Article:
Bulletin editor craftBy Lloyd Davis of Oceanside: PROBE, G&S JUDGE, BULLETIN EXCH. LIST
CONTRACTIONS AND APOSTROPHESIn contractions, apostrophes indicate missing letters. However, they are often used with one or more of the apostrophes missing:
correct: bits 'n' pieces;
wrong: bits 'n pieces, bits n' pieces, bits n pieces.
In the first example, unless corrected, computers will use single quotes instead of apostrophes (bits 'n' pieces).
Apostrophes are sometimes erroneously inserted into a plural word,
causing it to appear possessive:
Here come the Smith's
HeadlinesFor headlines, it is recommended that only the first word and proper nouns be capitalized:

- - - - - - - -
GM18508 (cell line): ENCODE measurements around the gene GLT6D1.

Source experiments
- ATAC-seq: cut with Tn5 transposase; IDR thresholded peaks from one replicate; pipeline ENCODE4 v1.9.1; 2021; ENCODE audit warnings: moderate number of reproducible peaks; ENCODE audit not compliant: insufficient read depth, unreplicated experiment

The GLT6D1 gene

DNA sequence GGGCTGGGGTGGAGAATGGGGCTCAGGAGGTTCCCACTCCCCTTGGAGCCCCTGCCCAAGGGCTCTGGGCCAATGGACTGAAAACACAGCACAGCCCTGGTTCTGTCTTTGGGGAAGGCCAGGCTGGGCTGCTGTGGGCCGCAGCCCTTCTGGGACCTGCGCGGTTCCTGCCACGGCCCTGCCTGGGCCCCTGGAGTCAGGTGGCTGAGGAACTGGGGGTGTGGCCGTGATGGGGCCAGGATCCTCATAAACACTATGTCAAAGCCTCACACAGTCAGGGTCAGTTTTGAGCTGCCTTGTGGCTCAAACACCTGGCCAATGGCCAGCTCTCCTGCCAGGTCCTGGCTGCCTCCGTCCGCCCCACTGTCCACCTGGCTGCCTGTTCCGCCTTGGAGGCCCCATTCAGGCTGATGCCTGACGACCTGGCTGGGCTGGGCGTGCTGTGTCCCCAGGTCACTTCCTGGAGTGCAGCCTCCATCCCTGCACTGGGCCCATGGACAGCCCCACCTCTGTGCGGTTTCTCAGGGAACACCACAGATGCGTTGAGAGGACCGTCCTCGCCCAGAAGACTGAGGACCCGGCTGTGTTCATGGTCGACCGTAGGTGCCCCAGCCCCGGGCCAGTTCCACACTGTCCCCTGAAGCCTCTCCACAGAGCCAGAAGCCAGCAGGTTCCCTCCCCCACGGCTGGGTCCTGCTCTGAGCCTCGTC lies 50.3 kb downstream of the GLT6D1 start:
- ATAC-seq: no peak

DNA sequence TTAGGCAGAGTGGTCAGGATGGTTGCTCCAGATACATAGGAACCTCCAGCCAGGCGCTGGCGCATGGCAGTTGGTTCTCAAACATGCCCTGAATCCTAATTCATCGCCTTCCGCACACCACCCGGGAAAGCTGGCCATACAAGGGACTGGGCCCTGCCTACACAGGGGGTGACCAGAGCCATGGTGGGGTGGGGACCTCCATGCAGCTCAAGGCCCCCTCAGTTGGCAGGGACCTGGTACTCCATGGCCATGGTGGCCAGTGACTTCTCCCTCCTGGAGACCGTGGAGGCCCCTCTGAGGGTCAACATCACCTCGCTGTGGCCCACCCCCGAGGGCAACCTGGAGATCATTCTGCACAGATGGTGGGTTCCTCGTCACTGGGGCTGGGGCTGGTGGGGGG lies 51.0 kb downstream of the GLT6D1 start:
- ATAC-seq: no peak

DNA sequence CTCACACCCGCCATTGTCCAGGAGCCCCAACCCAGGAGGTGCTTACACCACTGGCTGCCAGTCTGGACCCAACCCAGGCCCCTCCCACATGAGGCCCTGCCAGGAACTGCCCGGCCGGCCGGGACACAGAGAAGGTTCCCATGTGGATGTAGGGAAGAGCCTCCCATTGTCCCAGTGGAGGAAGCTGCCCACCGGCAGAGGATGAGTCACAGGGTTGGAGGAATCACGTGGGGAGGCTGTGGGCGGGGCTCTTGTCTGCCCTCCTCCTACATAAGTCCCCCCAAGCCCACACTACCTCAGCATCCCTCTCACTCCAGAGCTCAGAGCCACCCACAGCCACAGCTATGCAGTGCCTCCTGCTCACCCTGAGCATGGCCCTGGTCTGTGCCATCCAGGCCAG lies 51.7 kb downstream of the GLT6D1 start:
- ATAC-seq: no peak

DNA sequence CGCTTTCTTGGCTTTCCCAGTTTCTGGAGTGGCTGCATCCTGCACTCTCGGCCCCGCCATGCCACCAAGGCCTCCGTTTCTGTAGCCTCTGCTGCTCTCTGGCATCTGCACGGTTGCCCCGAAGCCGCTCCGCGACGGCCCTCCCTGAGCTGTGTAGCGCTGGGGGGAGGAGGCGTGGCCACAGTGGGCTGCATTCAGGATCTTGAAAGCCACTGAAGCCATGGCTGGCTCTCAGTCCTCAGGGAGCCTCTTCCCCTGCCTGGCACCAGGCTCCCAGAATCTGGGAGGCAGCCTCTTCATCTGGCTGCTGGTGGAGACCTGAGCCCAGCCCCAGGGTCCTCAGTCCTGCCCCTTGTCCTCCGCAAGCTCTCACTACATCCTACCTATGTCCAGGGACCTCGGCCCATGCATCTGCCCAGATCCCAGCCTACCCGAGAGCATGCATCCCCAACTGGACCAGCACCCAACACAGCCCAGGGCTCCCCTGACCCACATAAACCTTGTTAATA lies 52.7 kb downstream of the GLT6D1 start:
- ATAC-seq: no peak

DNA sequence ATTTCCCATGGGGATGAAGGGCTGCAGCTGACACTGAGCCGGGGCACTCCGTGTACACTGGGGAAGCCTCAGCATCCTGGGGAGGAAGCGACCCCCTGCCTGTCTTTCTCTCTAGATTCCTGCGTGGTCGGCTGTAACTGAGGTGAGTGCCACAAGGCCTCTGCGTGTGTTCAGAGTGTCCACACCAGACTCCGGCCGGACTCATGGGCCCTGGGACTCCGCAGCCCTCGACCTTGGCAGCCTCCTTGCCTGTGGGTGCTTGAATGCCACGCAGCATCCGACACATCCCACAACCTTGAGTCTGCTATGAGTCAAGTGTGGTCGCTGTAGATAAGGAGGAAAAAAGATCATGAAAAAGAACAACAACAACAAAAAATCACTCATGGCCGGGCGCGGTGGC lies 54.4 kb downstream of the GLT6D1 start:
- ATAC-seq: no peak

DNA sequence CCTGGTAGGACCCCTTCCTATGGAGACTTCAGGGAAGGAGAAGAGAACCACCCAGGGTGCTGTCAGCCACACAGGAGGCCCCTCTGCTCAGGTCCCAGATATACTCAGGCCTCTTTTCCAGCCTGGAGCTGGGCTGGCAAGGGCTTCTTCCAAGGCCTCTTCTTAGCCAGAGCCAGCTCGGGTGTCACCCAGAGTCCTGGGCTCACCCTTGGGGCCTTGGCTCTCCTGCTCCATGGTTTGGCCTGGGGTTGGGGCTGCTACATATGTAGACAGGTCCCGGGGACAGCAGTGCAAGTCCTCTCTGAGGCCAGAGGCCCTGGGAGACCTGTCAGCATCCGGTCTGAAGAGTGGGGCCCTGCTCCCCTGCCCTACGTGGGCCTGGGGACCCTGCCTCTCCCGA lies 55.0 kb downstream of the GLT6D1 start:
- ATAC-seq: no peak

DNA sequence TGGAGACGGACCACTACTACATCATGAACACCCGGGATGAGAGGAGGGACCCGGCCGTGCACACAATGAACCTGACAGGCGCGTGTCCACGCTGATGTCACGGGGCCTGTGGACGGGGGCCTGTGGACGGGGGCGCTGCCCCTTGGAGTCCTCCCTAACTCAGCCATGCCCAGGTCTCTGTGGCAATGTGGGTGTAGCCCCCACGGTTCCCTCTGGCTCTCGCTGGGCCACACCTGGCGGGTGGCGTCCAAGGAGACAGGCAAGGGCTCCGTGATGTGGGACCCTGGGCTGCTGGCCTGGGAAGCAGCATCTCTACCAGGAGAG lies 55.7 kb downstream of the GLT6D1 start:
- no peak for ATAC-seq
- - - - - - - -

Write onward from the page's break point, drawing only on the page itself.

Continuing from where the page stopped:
The chapter will appear on TV, not
Example #1 makes headlines consistent and takes the guessing out of what to capitalize.
AmbiguityThe abbreviation "etc." is sometimes used when a writer is not sure of what else to include.
When one or more examples follow "such as," it is redundant to complete the examples with "etc."
Use the word "situation" cautiously. I once read in a Society bulletin that a member wished to be in a quartet situation.
Redundancy"The end result" is commonly used. "The result" suffices.
After thanking those who helped, don't end the item with, "Again, thanks to those who helped."